Should Business Analysts Become Product Managers?
Product management has been around for decades.
However, the recent rapid adoption and reframing of internal applications as “products” to support agile transformation, means that the demand for experienced product managers is much greater than the supply. I made the shift from business analysis to product management about a decade ago (specifically, managing products aimed at business analysts), and I’ve found it to be a challenging and rewarding role. It can also be a stressful one. Many business analysts have the skills and attitude needed to succeed in a product management job, but it demands that we learn new skills and develop a different mindset.
Many BAs come into projects after the business case is written and the general form of the solution has been chosen. BAs make recommendations as the project progresses, but those things are ultimately owned by the project sponsor. That’s not true for product managers. PMs are ultimately accountable for the success or failure of their products, and will have to justify every investment of time and effort against the competing resource needs of other products.
Even if you take over a product that’s already in the market, you’re going to be held accountable for its future success. Think about every feature and consider whether it’s worth it from a business perspective. Consider whether existing features do the job, or whether they should be modified or even removed.
Get into the room with the sponsor and make the case for the capabilities you believe will best help them achieve their goals. You need to be ready to own those decisions yourself. You need to articulate the business need, connect a proposed solution directly to it, and persuade other stakeholders that your solution is the right one. And yes, I wrote your solution. You own it, even though you’ll likely have to convince gatekeepers that you’re taking it in the right direction.
BAs are used to solving problems inside a company. Those problems are often very complicated, requiring you to bring together diverse stakeholders to find a solution, but at least all the stakeholders are inside the company and you can talk to them (well, at least in principle). A product manager doesn’t get to do that. As a PM, your customers are external. You can and should talk to as many of them as possible, and if your company has a good market research team, you may have a decent idea of what they want, but you’ll always be working with less information than you’d get as a BA and you must get used to implementing ideas that represent your best guess about what they need.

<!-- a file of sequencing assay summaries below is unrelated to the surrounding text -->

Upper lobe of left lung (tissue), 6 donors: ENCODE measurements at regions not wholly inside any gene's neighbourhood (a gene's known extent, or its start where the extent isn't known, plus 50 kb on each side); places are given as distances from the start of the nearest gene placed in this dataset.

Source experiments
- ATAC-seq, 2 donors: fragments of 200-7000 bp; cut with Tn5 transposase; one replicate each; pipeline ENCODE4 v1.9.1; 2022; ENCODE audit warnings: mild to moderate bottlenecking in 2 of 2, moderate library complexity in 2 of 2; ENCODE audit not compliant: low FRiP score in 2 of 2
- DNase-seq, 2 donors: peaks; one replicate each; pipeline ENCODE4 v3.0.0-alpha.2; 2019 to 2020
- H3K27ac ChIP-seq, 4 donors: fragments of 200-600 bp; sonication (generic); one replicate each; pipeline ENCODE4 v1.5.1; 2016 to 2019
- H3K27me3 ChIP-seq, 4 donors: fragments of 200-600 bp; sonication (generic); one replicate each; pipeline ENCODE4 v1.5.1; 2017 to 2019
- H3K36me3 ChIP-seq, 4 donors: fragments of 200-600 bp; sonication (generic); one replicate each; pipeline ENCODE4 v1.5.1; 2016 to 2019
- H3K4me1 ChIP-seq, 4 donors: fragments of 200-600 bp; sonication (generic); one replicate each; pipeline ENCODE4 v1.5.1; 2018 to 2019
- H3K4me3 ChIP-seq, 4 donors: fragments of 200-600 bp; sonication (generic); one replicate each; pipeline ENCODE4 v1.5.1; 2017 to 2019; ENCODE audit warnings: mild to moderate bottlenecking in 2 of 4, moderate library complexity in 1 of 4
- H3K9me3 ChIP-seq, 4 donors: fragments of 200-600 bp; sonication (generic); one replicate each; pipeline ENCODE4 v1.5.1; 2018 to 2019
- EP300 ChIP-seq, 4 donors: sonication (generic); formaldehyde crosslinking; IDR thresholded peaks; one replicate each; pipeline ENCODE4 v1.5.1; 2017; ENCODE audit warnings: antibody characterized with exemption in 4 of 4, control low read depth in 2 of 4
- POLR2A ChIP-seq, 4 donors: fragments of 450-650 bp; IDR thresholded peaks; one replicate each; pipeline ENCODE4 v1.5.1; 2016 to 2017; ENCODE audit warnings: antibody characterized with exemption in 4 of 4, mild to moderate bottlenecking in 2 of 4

On top of that, you’ll always be dealing with competitors. If you have a great idea, they might develop a copycat product that leverages your work and puts their own spin on it. You must make sure that your product offers something unique that appeals to your customers, figure out what needs they have that your company can meet more effectively than its competition, and use that as the basis for an overall product strategy. Be ready to adjust your course as much as you need to and prepare for constant change.
Think of your product as a business of its own. Product Managers are often described as “mini-CEOs”, and while I think the comparison’s often overblown, this is the grain to truth in it. You must understand your product’s value proposition, what makes it unique, and constantly look for ways to enhance the value it’s delivering for both your company and for your customers.
If you’ve decided that this is something you’d like to do, you must find opportunities to get into PM work. Here are a few concrete steps you can take while working as a BA to make that transition.
- Find chances to work with UX professionals and your company’s sales and marketing teams. They’ll be some of your key partners as a PM, so understand what they do and why. If you need to, get some training in these areas. You don’t have to be an expert in these areas, but you need to know enough to know when it’s being done well.
- Work on customer-facing projects. You need to connect your job to work that drives revenue for your company and learn how to find those opportunities to change a product to drive growth or improve retention.
- Engage with business cases and project sponsors. Do you understand how the project you’re working on will increase revenue, avoid costs, or improve service, and what the specific targets are for it? Can you explain how your requirements support those goals? A PM shouldn’t be putting anything into a product without being able to explain why it’s there and how it will help.
If product management is something you’re interested in, business analysis is a great place to start from. You already have extensive experience working with stakeholders across your enterprise to develop a shared vision for a solution, translating their needs into requirements, and working with developers to implement them in software. You’ve also developed an in-depth understanding of the industry sector you work in. These are all excellent qualities in a potential product manager.
The greatest difference between business analysis and product management is that you’ll have to take responsibility for aligning everything you do to the value proposition of your product. You’ll be expected to drive the needed business outcomes whether or not you have the authority and resources you want. Even so, your product may succeed or fail in the market for reasons beyond your control. But you get to execute on your vision rather than someone else’s. If that idea appeals to you, then product management is the natural next step in your career.